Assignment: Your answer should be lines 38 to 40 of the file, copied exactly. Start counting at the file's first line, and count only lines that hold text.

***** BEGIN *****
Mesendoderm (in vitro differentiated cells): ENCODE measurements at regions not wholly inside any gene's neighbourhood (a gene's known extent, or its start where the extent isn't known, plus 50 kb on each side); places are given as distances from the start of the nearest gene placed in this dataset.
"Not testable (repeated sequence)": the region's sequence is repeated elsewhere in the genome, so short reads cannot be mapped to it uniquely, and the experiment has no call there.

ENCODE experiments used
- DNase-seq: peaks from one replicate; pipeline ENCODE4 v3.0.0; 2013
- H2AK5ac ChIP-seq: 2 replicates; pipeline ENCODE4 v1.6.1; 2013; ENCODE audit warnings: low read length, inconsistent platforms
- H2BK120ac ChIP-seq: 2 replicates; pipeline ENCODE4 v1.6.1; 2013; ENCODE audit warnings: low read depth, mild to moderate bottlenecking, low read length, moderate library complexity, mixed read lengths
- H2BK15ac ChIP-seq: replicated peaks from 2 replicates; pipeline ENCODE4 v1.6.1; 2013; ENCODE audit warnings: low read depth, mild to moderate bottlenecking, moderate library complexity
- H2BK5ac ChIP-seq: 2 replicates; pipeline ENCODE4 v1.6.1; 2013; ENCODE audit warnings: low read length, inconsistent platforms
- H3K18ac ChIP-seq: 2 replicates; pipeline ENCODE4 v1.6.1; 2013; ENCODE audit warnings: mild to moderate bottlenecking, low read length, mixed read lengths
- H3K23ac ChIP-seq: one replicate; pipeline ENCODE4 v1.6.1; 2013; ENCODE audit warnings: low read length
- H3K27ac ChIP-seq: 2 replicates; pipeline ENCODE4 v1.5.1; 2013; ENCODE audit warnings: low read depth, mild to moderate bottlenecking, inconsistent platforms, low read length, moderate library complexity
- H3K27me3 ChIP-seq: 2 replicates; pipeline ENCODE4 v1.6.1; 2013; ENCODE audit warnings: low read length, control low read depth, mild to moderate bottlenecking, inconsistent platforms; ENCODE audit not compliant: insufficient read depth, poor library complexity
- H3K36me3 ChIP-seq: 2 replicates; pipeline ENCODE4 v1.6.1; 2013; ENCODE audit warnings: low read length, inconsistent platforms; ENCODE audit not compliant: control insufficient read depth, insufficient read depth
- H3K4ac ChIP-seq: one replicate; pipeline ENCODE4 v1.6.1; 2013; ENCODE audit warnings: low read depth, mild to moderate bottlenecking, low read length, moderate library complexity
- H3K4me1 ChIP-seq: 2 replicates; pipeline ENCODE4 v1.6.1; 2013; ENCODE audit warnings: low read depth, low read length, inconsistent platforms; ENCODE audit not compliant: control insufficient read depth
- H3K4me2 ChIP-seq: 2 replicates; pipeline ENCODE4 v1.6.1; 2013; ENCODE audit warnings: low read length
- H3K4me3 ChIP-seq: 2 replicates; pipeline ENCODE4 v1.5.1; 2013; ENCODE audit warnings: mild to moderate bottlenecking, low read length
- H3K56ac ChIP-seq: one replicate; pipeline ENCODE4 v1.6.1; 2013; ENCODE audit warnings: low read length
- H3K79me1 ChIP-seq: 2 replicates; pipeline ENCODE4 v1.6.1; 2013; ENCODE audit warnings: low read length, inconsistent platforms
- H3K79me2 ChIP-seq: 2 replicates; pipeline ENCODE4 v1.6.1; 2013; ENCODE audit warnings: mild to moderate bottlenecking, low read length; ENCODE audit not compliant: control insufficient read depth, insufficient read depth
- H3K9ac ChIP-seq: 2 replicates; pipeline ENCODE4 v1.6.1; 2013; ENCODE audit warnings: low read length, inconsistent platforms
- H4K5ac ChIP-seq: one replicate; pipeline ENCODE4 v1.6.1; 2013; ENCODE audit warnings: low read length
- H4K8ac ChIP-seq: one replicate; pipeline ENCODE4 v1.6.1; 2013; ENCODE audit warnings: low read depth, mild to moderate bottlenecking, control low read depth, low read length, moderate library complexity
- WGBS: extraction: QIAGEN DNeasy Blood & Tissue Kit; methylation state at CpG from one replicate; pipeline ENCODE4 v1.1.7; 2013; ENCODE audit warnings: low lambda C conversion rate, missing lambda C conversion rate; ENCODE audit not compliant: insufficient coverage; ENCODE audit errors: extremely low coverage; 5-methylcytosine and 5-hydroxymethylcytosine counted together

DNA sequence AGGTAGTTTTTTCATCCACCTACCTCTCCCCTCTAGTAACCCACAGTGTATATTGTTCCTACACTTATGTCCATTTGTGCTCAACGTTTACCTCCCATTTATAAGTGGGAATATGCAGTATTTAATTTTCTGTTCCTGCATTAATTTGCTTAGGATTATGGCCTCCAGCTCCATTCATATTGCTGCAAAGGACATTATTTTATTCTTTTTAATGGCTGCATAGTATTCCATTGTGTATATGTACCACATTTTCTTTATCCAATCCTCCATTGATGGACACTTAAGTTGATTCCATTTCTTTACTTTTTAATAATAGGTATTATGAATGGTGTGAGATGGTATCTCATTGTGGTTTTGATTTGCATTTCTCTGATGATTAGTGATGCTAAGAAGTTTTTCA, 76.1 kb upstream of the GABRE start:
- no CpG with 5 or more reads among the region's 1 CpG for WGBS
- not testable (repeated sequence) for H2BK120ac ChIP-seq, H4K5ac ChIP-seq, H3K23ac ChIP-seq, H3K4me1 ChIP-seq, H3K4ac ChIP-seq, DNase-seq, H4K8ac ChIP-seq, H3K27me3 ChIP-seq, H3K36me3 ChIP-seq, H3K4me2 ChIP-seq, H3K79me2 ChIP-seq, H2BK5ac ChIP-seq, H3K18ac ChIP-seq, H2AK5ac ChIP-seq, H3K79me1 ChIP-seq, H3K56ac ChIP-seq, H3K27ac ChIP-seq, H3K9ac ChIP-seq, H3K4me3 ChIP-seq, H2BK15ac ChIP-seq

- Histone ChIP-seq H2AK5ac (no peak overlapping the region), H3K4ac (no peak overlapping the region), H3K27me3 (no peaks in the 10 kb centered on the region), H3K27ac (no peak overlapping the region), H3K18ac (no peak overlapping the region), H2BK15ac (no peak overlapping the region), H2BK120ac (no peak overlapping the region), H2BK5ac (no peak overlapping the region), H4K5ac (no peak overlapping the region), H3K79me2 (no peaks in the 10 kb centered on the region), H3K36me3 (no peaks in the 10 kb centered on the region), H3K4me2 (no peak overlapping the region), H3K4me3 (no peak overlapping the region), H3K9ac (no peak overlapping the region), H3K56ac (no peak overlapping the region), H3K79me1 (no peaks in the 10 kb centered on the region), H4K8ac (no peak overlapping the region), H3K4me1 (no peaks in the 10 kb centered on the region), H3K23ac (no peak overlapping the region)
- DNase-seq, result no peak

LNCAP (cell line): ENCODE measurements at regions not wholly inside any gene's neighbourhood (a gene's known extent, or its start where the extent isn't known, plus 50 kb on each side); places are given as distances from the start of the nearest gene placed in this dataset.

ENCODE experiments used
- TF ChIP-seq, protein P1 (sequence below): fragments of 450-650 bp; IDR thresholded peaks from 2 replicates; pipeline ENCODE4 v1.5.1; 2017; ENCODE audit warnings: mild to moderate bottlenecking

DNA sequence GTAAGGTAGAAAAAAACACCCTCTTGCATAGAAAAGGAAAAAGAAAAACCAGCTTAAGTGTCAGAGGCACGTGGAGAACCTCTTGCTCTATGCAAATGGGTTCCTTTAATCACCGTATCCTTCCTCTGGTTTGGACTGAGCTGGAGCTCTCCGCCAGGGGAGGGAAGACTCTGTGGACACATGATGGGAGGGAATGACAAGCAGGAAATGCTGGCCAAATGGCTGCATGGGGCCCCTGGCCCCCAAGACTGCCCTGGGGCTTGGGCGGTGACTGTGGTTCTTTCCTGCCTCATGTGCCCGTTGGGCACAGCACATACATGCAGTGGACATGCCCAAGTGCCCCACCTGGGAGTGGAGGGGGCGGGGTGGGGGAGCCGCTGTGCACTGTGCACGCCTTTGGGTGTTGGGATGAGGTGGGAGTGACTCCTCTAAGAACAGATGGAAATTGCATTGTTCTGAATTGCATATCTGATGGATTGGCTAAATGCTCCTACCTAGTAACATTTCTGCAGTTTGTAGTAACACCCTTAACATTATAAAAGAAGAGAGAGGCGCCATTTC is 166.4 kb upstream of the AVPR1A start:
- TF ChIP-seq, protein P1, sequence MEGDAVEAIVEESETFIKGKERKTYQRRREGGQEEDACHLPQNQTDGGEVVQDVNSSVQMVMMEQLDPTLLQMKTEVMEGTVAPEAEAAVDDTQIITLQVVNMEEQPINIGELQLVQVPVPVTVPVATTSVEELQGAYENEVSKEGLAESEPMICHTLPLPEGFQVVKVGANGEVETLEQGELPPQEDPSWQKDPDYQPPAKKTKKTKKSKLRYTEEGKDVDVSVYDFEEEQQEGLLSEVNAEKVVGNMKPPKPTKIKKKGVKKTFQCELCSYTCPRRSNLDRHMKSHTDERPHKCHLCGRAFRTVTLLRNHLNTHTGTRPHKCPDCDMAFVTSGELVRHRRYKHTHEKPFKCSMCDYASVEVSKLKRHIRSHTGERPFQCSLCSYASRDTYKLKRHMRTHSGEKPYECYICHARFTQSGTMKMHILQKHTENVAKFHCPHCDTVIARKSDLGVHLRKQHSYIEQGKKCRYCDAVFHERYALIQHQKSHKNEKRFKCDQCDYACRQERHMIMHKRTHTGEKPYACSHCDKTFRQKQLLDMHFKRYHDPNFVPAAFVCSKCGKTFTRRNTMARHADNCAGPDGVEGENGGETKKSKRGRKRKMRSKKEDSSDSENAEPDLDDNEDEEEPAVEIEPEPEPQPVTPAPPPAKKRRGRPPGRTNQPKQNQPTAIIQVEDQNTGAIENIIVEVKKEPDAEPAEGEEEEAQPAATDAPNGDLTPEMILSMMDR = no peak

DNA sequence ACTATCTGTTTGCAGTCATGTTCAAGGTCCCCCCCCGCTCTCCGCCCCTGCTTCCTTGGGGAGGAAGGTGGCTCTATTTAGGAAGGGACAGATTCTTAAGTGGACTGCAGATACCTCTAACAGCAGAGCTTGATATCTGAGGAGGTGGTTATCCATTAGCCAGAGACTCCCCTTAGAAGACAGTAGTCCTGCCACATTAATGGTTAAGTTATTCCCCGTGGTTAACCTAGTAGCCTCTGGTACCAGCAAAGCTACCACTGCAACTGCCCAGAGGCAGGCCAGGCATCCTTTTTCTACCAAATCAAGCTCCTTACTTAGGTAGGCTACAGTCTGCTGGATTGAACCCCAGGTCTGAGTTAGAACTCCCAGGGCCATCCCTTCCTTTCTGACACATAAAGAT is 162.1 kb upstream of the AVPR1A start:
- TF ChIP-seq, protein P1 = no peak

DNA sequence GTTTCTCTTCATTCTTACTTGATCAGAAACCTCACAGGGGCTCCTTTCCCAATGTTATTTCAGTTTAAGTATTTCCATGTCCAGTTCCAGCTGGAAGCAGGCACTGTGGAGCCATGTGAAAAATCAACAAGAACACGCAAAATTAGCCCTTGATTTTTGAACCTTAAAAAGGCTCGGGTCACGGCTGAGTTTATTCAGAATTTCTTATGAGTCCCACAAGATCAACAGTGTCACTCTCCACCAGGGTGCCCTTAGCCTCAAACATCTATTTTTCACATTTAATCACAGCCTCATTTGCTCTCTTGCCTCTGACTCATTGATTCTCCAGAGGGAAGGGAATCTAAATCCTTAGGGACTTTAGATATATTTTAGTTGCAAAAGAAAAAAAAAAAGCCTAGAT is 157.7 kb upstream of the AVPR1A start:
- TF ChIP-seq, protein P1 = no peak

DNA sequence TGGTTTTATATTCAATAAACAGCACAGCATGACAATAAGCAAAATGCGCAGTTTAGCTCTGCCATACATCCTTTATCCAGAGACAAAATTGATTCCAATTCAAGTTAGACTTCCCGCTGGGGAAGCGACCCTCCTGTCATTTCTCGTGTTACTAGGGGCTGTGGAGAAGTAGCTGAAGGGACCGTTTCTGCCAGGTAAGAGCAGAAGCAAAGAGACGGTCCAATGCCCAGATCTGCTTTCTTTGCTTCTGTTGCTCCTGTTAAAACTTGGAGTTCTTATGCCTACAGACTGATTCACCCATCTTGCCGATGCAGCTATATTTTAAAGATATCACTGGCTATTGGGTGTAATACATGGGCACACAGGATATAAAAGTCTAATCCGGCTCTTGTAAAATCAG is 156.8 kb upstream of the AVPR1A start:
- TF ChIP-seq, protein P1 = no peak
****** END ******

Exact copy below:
- TF ChIP-seq, protein P1 = no peak

DNA sequence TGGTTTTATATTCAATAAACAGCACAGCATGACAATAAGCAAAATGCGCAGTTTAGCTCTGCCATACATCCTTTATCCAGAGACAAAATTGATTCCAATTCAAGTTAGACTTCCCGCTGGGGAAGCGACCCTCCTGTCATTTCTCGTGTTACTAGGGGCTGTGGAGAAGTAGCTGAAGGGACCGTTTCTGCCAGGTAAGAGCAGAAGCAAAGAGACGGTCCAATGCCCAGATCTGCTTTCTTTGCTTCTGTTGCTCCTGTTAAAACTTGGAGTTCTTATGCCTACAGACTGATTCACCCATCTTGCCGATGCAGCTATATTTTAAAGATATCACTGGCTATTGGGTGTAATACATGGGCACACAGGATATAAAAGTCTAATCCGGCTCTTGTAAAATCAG is 156.8 kb upstream of the AVPR1A start:
- TF ChIP-seq, protein P1 = no peak